Ah, the Elites. To be one of the most learned, connected, socially upward, high-flying, doted-upon, passionately appreciated members of society.
Well, maybe not so appreciated anymore.
A 2008 Gallup poll revealed public trust to be at an all-time (35 years of polling) low for newspapers, banks, and especially government. Which is not surprising given the recent litany of mistrust that has dominated the conversations emanating around our front pages, airwaves, water coolers, bar stools and convenience store check out counters.
“In the past decade, nearly every pillar institution in American society – whether its General Motors, Congress, Wall Street, Major League Baseball, the Catholic Church or the mainstream media – has revealed itself to be corrupt, incompetent, or both,” wrote Christopher Hayes in last month’s Time piece, “The Twilight of the Elites.” And not surprisingly, it’s all the Elites’ fault. “At the root of these failures are the people who run these institutions, the bright and industrious minds who occupy the commanding heights of our meritocratic order.”
Now, the notion of our society as a meritocracy can be debated. While few individuals reach the upper echelons of society without hard work, many do so with the added help of an array of various societal advantages. But what seems of little debate is the broad-based harm that Elites can inflict on the general populace when they abuse their power.
“Mistrust and corruption,” notes Hayes, aptly describing the general mindset of most folks in this age of anti-business, anti-government angst, “feed each other in a vicious circle.”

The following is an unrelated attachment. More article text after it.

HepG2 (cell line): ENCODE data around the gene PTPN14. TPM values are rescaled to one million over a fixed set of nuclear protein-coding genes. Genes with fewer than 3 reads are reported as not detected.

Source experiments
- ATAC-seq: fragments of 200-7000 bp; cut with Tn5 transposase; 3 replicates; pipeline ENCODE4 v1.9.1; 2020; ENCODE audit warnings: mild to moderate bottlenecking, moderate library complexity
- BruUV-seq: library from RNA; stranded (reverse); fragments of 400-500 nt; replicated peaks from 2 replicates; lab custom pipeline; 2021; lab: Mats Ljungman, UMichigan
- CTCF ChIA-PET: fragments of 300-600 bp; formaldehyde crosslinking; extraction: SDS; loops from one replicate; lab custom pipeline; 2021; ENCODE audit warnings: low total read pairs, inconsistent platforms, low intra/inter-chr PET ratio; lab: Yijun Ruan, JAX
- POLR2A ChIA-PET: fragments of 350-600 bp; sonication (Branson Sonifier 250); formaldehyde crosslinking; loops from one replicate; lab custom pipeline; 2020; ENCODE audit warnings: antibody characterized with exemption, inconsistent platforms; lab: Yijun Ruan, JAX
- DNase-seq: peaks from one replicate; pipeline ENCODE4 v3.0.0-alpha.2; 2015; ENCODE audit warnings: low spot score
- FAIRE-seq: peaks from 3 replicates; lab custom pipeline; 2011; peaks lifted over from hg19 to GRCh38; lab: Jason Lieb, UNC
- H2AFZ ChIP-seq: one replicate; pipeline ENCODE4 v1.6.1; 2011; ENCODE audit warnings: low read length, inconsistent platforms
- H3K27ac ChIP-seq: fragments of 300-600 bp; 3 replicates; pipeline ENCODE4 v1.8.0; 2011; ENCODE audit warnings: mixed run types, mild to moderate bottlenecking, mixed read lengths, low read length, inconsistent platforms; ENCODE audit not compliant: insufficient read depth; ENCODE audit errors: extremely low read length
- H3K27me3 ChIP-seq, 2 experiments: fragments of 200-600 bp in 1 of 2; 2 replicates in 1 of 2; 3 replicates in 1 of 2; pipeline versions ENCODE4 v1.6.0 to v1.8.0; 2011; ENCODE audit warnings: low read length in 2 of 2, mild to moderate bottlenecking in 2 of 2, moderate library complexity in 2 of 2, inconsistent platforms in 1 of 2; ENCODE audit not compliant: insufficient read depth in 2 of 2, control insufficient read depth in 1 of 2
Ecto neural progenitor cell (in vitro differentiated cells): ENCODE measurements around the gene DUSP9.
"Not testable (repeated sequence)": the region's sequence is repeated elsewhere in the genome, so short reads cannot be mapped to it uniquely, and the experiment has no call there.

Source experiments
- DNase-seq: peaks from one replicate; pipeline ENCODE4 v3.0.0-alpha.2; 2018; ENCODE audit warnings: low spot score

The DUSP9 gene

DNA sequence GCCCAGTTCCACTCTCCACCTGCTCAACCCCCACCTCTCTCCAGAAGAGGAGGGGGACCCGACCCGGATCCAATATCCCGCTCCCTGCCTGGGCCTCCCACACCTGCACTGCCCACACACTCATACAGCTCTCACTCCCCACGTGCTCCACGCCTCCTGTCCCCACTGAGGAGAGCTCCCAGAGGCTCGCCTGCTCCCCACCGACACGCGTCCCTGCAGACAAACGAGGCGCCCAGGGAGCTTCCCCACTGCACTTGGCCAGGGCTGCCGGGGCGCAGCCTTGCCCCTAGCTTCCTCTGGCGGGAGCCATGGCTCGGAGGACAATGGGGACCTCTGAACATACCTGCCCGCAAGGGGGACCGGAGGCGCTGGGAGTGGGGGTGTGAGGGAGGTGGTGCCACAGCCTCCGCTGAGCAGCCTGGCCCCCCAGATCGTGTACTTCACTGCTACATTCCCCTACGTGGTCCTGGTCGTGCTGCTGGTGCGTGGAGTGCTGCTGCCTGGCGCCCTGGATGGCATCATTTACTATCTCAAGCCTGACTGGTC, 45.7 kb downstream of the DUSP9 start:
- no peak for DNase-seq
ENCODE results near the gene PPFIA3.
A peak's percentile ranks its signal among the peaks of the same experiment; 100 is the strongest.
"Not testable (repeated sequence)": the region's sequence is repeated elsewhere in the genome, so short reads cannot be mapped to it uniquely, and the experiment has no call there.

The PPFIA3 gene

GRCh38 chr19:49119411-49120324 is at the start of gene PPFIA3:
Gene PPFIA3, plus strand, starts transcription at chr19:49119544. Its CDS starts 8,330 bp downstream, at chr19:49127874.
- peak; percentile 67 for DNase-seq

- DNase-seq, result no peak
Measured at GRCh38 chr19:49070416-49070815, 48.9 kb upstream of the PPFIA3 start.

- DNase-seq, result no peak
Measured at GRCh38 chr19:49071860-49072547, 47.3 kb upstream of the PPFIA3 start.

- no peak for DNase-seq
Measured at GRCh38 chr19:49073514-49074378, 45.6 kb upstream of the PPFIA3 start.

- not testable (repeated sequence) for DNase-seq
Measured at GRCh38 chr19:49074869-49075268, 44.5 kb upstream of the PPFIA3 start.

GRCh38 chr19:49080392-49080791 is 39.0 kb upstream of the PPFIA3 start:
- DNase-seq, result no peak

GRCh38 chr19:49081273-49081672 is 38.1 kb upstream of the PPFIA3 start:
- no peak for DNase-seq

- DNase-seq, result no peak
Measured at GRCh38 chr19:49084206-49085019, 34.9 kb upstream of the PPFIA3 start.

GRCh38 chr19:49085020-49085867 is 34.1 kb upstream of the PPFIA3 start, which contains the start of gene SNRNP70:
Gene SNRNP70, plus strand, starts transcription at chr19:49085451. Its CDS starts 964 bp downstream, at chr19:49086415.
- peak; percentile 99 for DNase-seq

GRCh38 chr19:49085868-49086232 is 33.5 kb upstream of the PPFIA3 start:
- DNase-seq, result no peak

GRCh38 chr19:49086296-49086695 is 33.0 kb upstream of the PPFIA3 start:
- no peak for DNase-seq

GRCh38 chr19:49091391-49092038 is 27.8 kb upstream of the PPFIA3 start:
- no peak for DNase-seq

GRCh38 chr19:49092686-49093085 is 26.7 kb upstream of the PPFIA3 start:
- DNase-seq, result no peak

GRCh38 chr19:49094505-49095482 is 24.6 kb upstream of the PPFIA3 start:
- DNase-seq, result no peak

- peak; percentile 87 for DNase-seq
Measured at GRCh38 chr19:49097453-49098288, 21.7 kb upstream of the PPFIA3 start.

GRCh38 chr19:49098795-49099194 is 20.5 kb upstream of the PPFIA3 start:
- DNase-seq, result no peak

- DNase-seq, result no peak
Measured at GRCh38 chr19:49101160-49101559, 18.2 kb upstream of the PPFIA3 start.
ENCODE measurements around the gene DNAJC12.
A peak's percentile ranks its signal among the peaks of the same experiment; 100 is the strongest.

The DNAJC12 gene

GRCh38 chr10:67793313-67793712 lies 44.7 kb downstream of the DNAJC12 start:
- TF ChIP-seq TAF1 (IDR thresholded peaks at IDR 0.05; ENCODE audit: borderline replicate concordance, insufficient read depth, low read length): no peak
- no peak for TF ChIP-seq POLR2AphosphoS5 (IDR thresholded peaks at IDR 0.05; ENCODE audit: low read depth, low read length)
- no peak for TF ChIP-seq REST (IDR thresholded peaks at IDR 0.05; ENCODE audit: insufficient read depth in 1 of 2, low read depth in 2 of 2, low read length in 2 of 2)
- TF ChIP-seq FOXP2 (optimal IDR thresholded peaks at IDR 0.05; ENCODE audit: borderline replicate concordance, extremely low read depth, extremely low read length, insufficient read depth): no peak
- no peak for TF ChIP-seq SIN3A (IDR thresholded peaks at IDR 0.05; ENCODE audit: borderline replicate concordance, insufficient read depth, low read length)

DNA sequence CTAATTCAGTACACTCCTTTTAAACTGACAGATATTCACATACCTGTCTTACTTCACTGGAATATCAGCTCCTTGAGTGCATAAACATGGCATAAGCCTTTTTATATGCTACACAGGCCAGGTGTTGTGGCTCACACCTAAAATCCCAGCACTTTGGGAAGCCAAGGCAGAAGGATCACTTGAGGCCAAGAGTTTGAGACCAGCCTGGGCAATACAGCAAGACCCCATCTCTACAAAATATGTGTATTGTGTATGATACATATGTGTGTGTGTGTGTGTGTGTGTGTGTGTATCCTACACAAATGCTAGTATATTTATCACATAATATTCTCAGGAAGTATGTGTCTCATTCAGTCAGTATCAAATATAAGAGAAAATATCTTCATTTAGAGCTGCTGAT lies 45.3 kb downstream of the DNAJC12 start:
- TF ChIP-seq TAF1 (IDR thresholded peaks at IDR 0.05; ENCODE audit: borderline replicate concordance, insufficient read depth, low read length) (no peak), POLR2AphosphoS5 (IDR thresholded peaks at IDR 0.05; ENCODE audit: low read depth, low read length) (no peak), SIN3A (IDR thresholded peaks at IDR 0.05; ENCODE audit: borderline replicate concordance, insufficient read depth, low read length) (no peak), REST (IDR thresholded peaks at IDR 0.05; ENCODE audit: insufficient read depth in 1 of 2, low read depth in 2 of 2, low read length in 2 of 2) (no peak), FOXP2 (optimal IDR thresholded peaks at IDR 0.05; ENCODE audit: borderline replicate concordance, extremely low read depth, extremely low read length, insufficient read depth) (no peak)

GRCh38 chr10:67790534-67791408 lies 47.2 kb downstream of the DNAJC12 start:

Which is how The Story of Stuff Project director Annie Leonard recently found herself put on the defensive when Glenn Beck misrepresented her notion that “it’s government’s job to take care of us” as anti-American.
“I didn’t mean government should remind us to floss our teeth and tuck us in at night,” clarifies Leonard. “I meant take care of us by tackling the big problems that can’t be solved by individuals (or even charity).”
Which describes elitism at its best, a sort of uber-elitism. As Hayes points out, “research shows a firm correlation between strong institutions, accountable elites and highly functional economies.”
And while such attitudes sound like they were lifted from a speech prepared by President Obama, it is a good reminder that those with elite status can (and should) serve society well.
And is a perspective that seems to be missing from much of the recent political, social, activist, populist-surging, anti-elitist/government/Wall Street dialogue: that Government and Business and the Elites (can) perform functions which are beneficial to society-at-large.
Does this mean we actually need those annoyingly elitist Elites? Hayes thinks we do. “It’s not really news that very gifted and talented people can make poor, even colossally catastrophic judgments. But the fact is, a complex society like ours requires many tasks to be performed by experts and elites, and tackling some of the most difficult and urgent problems we face requires repositories of authority that can successfully marshal public consensus.”
We need leaders who freely, willingly lead. As opposed to power-holders who irresponsibly act in direct opposition the interests of 90+% of us.
“Economic growth was once a mean towards an end – good jobs, healthy communities, greater well-being,” notes Leonard. “But somewhere along the way, growth became a goal in itself, even when it throws workers out of jobs and undermines the health and well-being of our communities.”
If we are to go down a different path, one that doesn’t value economic growth as the sole measure of success, progress, liberty, happiness, “truth, justice and the American Way,” and whatever else we collectively and/or individually aspire to, then we need not only a new vision, but also a better way to implement such a focus. And this transformative task would be realized most effectively if it were served, in part, by a group of socially responsible (new and improved!) super Elites, who freely choose to act in the better interest of all.